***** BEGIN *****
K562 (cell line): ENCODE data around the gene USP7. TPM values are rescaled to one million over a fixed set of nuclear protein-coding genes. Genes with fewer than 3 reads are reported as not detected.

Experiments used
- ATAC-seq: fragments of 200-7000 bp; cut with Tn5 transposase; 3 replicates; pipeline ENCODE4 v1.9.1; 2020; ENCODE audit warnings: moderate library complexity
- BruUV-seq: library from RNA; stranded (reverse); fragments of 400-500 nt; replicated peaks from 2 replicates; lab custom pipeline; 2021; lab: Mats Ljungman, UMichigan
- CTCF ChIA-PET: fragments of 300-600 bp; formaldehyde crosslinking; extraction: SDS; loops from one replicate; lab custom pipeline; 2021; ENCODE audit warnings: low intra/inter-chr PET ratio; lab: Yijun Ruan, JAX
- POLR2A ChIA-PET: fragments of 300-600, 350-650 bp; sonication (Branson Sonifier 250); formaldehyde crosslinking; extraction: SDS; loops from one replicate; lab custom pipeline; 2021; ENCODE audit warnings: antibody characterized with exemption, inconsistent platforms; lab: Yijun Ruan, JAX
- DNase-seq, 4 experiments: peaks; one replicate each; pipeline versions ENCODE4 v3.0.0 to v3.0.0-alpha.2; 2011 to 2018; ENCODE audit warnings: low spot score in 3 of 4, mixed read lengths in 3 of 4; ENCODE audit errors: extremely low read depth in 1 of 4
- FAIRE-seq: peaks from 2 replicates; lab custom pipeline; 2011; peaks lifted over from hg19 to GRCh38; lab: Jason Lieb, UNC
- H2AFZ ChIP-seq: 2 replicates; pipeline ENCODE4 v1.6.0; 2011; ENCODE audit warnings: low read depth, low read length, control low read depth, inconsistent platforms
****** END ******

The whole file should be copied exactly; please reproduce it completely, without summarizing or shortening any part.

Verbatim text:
K562 (cell line): ENCODE data around the gene USP7. TPM values are rescaled to one million over a fixed set of nuclear protein-coding genes. Genes with fewer than 3 reads are reported as not detected.

Experiments used
- ATAC-seq: fragments of 200-7000 bp; cut with Tn5 transposase; 3 replicates; pipeline ENCODE4 v1.9.1; 2020; ENCODE audit warnings: moderate library complexity
- BruUV-seq: library from RNA; stranded (reverse); fragments of 400-500 nt; replicated peaks from 2 replicates; lab custom pipeline; 2021; lab: Mats Ljungman, UMichigan
- CTCF ChIA-PET: fragments of 300-600 bp; formaldehyde crosslinking; extraction: SDS; loops from one replicate; lab custom pipeline; 2021; ENCODE audit warnings: low intra/inter-chr PET ratio; lab: Yijun Ruan, JAX
- POLR2A ChIA-PET: fragments of 300-600, 350-650 bp; sonication (Branson Sonifier 250); formaldehyde crosslinking; extraction: SDS; loops from one replicate; lab custom pipeline; 2021; ENCODE audit warnings: antibody characterized with exemption, inconsistent platforms; lab: Yijun Ruan, JAX
- DNase-seq, 4 experiments: peaks; one replicate each; pipeline versions ENCODE4 v3.0.0 to v3.0.0-alpha.2; 2011 to 2018; ENCODE audit warnings: low spot score in 3 of 4, mixed read lengths in 3 of 4; ENCODE audit errors: extremely low read depth in 1 of 4
- FAIRE-seq: peaks from 2 replicates; lab custom pipeline; 2011; peaks lifted over from hg19 to GRCh38; lab: Jason Lieb, UNC
- H2AFZ ChIP-seq: 2 replicates; pipeline ENCODE4 v1.6.0; 2011; ENCODE audit warnings: low read depth, low read length, control low read depth, inconsistent platforms